Q: I want to trademark "Trill Apparel" but "TRILL APPAREL CLOTHING COMPANY" is taken.
Our company also does clothing but we would trademark it as "Trill Apparel" and not "Trill Apparel Clothing Company". Would we be able to do this?
A: Because of the substantially similar nature of your proposed mark to that already registered mark, your application would very likely be rejected by the USPTO for "likelihood of confusion." When making their decision, the Examining Attorney examines the proposed mark as a whole, and places emphasis on the first word or two in a mark when comparing it with existing marks. If you are trying to register in an international class for Clothing/apparel, then you would indeed be in the same stream of commerce as the existing registrant and the examining attorney will most likely deem that there is no difference between your proposed mark and the existing registration. I would advise choosing a new mark and not waste your time or money on this proposed mark.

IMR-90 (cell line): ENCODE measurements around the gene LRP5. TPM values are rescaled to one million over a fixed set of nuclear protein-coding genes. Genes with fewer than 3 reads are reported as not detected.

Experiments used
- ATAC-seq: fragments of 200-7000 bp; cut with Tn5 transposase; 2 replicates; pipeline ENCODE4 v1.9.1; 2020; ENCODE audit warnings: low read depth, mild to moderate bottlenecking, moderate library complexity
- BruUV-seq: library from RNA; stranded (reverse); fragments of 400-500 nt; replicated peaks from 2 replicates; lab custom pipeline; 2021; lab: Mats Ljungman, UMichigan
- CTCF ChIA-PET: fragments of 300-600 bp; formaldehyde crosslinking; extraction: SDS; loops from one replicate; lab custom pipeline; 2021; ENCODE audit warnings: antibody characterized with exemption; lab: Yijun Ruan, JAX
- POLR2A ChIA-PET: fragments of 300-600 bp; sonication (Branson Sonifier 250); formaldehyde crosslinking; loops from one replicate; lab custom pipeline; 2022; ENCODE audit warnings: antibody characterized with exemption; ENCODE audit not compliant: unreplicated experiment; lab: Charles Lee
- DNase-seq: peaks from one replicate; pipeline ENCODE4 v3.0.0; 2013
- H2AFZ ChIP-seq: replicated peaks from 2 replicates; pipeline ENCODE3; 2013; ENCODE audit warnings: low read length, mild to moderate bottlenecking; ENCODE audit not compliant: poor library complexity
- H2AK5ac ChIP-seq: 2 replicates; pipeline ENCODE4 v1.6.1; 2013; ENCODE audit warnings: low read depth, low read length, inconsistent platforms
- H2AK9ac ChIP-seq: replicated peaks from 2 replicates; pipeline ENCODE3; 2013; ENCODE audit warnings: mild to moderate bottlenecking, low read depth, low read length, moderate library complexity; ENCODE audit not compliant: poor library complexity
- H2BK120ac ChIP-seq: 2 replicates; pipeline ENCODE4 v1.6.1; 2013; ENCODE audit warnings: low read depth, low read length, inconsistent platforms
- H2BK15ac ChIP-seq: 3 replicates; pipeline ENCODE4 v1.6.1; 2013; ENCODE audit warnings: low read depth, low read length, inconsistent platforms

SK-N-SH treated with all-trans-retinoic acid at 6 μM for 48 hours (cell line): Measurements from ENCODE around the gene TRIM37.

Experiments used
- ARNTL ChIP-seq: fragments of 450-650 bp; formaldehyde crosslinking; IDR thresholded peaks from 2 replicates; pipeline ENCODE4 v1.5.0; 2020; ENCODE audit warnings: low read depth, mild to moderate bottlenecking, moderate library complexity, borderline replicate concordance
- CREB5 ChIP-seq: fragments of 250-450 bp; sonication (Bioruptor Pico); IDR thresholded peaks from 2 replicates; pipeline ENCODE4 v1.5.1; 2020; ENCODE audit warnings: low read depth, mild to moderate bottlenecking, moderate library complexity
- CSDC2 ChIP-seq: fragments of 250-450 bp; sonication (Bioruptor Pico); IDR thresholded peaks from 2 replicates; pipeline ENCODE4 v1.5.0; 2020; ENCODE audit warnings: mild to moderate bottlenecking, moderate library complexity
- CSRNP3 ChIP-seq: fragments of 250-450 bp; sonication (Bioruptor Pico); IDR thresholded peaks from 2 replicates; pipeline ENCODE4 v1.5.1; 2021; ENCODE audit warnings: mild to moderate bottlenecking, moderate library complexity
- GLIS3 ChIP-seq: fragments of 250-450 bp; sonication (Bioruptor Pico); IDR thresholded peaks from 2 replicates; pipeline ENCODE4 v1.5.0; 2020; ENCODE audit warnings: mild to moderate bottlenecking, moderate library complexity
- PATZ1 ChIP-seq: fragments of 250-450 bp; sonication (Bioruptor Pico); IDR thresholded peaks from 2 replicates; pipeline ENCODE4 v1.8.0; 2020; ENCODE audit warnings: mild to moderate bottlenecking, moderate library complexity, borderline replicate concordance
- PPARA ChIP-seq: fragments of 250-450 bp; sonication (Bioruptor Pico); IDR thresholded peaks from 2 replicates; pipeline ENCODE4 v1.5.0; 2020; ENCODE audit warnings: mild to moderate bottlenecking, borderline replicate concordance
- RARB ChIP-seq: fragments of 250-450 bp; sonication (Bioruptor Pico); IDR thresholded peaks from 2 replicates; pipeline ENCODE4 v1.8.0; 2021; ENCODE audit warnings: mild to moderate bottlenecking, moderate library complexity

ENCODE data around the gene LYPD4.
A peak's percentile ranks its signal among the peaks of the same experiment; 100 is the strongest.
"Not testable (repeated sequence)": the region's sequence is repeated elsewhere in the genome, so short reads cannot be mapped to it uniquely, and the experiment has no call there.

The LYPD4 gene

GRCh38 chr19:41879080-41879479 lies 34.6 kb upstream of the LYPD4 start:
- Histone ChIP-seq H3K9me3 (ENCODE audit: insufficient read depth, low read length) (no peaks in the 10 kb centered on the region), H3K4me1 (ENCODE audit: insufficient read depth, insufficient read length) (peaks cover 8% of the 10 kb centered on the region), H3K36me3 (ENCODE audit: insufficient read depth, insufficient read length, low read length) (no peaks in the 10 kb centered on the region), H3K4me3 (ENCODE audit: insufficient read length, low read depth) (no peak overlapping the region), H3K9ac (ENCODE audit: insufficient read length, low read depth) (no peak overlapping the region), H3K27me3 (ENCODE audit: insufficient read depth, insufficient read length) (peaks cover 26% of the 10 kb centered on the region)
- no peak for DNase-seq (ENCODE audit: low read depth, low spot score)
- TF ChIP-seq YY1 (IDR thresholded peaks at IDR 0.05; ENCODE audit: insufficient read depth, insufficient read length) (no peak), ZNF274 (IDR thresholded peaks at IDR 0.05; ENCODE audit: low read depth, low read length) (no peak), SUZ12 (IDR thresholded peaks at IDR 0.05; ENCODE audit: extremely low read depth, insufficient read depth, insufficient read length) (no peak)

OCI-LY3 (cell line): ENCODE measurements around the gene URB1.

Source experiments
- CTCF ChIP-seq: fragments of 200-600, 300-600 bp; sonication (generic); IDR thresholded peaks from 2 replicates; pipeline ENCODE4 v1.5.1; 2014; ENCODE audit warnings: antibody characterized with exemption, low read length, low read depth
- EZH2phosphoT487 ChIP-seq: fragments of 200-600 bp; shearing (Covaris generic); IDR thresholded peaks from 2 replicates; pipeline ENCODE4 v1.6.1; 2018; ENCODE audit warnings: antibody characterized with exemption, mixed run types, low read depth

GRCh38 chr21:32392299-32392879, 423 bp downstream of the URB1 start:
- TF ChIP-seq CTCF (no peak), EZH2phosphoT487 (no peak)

Bryan R. Bagdady agrees with this answer
A: I agree with my colleague, Mr. Brooks. In my experience, your request is dead on arrival. If there is a likelihood of confusion, your application will be rejected. - Bryan.
A: It looks like you did not conduct enough research. I went to the trademark government site at USPTO.gov and searched Trill Apparel. This trademark was abandoned in 2005. See link:
This means that you have good chance of registering this trademark. However, we don't know why
it was abandoned. There are many trademarks that begin with Trill. Perhaps they were
challenged by the trademark office, that the Trill Apparel mark was too close to another's mark.
On surface, I don't see any similarities, dealing with the clothing business.
Here is what I would do, if I were you and I wanted to register this mark. Go to USPTO.gov and read all of the correspondence associated with this mark from 2005. The correspondence may tell you why they abandoned the mark. There could many reasons why a mark was abandoned, including the company going out of business.
Once you understand why the mark was abandoned, make a management decision to apply for
the national trademark. Good luck.
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